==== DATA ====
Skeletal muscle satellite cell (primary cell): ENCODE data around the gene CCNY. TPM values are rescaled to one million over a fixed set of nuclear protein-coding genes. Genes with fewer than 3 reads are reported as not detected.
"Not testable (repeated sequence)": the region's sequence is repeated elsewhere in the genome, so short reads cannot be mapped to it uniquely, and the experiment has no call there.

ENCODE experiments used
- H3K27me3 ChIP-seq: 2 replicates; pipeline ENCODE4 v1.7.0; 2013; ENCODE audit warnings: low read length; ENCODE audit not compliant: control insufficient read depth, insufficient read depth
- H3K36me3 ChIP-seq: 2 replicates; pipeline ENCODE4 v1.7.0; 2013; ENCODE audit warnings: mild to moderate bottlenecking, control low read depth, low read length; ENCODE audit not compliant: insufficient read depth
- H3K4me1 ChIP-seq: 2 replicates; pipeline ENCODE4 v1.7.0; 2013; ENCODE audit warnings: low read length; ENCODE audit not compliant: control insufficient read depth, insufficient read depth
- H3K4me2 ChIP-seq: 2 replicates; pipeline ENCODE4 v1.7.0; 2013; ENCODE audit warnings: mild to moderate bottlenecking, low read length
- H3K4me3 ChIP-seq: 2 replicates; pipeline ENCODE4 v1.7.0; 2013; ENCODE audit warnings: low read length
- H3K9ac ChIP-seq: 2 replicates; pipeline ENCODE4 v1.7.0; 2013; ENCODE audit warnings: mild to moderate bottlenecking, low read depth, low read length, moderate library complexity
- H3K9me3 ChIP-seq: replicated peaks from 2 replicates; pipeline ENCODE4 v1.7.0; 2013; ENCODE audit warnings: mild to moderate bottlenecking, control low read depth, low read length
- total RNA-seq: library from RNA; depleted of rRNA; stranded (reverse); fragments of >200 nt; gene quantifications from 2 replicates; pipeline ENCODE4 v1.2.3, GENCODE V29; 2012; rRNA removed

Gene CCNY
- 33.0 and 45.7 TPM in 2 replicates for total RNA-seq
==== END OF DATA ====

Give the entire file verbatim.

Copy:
Skeletal muscle satellite cell (primary cell): ENCODE data around the gene CCNY. TPM values are rescaled to one million over a fixed set of nuclear protein-coding genes. Genes with fewer than 3 reads are reported as not detected.
"Not testable (repeated sequence)": the region's sequence is repeated elsewhere in the genome, so short reads cannot be mapped to it uniquely, and the experiment has no call there.

ENCODE experiments used
- H3K27me3 ChIP-seq: 2 replicates; pipeline ENCODE4 v1.7.0; 2013; ENCODE audit warnings: low read length; ENCODE audit not compliant: control insufficient read depth, insufficient read depth
- H3K36me3 ChIP-seq: 2 replicates; pipeline ENCODE4 v1.7.0; 2013; ENCODE audit warnings: mild to moderate bottlenecking, control low read depth, low read length; ENCODE audit not compliant: insufficient read depth
- H3K4me1 ChIP-seq: 2 replicates; pipeline ENCODE4 v1.7.0; 2013; ENCODE audit warnings: low read length; ENCODE audit not compliant: control insufficient read depth, insufficient read depth
- H3K4me2 ChIP-seq: 2 replicates; pipeline ENCODE4 v1.7.0; 2013; ENCODE audit warnings: mild to moderate bottlenecking, low read length
- H3K4me3 ChIP-seq: 2 replicates; pipeline ENCODE4 v1.7.0; 2013; ENCODE audit warnings: low read length
- H3K9ac ChIP-seq: 2 replicates; pipeline ENCODE4 v1.7.0; 2013; ENCODE audit warnings: mild to moderate bottlenecking, low read depth, low read length, moderate library complexity
- H3K9me3 ChIP-seq: replicated peaks from 2 replicates; pipeline ENCODE4 v1.7.0; 2013; ENCODE audit warnings: mild to moderate bottlenecking, control low read depth, low read length
- total RNA-seq: library from RNA; depleted of rRNA; stranded (reverse); fragments of >200 nt; gene quantifications from 2 replicates; pipeline ENCODE4 v1.2.3, GENCODE V29; 2012; rRNA removed

Gene CCNY
- 33.0 and 45.7 TPM in 2 replicates for total RNA-seq